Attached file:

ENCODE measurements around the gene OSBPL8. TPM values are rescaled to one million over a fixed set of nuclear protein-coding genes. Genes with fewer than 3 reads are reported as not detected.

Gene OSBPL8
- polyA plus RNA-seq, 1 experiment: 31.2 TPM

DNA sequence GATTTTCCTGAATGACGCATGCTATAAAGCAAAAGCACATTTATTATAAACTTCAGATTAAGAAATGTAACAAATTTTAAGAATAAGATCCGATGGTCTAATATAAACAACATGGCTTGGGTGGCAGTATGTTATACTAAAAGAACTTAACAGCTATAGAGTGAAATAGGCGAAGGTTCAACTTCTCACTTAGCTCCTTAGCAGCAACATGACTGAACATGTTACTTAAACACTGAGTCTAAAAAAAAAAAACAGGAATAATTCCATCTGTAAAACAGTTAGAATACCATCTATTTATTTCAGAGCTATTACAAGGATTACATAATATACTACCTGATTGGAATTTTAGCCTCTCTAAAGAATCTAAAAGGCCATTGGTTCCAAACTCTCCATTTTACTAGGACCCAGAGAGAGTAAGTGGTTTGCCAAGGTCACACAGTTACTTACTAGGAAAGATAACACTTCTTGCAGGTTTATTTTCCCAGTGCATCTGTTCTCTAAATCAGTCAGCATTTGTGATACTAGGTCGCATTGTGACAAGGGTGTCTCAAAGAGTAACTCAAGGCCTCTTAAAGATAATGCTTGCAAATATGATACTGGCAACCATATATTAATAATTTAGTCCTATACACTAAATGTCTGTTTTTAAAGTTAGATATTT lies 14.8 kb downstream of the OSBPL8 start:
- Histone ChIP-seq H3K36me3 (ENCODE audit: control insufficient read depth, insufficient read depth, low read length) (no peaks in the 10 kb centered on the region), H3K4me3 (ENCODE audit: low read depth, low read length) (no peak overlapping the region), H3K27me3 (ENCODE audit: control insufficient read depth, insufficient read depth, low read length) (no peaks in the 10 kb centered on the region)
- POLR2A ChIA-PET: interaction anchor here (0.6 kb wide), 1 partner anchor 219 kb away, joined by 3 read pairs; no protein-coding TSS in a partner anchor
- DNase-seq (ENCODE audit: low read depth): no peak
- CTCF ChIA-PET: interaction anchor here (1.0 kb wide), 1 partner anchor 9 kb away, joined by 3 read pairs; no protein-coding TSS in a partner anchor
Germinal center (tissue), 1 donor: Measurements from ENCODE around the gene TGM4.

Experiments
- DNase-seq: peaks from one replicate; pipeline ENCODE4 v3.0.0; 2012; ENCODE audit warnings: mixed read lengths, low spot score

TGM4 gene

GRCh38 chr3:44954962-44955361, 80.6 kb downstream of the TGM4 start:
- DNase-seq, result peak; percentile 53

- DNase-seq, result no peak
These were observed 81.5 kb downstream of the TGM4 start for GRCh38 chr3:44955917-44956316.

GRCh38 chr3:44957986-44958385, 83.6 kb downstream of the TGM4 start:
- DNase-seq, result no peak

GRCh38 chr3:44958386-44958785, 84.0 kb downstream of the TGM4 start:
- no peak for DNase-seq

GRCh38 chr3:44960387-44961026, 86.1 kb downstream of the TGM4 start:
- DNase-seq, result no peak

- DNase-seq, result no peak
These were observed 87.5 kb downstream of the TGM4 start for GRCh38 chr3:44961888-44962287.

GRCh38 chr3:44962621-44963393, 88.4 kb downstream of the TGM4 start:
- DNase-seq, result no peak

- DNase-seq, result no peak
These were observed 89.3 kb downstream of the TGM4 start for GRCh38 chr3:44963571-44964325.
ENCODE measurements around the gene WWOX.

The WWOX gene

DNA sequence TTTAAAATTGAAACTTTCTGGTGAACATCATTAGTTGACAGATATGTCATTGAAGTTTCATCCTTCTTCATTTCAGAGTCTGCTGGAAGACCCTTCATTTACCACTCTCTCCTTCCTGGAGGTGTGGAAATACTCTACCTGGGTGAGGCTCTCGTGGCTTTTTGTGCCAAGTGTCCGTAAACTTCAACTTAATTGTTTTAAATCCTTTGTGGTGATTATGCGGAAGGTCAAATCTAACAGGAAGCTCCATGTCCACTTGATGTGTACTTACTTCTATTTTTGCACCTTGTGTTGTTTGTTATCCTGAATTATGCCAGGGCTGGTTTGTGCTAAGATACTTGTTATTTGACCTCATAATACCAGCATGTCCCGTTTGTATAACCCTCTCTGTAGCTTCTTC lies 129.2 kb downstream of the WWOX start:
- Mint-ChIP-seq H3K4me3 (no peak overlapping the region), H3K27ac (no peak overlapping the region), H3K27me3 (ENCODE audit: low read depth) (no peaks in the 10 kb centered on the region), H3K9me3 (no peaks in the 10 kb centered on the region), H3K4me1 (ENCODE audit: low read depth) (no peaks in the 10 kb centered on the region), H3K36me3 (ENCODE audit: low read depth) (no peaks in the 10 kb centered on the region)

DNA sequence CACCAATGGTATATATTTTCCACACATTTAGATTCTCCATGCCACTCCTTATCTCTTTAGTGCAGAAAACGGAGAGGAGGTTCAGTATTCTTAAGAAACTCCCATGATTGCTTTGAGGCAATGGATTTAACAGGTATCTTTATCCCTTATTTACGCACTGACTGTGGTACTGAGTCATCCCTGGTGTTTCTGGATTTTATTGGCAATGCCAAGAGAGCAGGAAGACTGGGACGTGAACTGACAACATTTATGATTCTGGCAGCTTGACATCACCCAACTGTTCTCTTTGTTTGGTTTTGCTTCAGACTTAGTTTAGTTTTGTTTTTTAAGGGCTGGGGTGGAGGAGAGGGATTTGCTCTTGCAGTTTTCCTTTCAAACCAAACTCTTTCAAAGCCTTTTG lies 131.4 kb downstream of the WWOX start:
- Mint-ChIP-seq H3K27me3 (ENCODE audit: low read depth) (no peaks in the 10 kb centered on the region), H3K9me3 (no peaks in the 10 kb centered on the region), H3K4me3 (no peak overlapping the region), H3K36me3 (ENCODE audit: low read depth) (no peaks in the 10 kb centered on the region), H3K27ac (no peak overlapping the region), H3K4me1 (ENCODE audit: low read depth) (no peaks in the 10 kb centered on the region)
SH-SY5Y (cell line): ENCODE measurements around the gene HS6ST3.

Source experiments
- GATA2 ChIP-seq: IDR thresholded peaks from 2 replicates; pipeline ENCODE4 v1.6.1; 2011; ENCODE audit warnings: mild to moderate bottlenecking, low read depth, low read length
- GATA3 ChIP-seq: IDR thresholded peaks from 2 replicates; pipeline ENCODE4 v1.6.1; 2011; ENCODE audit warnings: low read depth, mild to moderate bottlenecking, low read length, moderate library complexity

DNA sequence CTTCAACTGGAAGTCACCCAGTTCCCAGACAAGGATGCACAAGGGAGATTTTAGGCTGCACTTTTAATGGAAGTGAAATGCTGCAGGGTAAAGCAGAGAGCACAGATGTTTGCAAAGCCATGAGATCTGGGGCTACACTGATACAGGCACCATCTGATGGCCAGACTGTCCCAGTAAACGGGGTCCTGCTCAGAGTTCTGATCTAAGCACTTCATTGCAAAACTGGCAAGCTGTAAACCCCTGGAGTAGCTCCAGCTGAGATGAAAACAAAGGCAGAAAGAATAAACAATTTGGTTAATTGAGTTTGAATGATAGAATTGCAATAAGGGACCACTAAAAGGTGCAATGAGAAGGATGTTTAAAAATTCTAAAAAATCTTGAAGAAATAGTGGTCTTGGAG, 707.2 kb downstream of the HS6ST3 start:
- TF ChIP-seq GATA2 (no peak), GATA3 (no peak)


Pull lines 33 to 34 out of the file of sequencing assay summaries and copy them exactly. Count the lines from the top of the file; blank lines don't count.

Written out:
DNA sequence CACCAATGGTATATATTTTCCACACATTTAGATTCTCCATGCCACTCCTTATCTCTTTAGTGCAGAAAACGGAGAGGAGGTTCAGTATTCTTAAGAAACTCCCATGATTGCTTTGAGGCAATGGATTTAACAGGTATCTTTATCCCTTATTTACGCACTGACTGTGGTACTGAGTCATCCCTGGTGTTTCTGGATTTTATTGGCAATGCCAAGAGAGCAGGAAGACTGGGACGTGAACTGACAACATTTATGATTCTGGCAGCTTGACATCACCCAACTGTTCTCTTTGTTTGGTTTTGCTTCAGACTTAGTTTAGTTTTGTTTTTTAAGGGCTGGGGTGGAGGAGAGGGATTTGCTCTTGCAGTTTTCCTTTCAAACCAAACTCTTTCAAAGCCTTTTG lies 131.4 kb downstream of the WWOX start:
- Mint-ChIP-seq H3K27me3 (ENCODE audit: low read depth) (no peaks in the 10 kb centered on the region), H3K9me3 (no peaks in the 10 kb centered on the region), H3K4me3 (no peak overlapping the region), H3K36me3 (ENCODE audit: low read depth) (no peaks in the 10 kb centered on the region), H3K27ac (no peak overlapping the region), H3K4me1 (ENCODE audit: low read depth) (no peaks in the 10 kb centered on the region)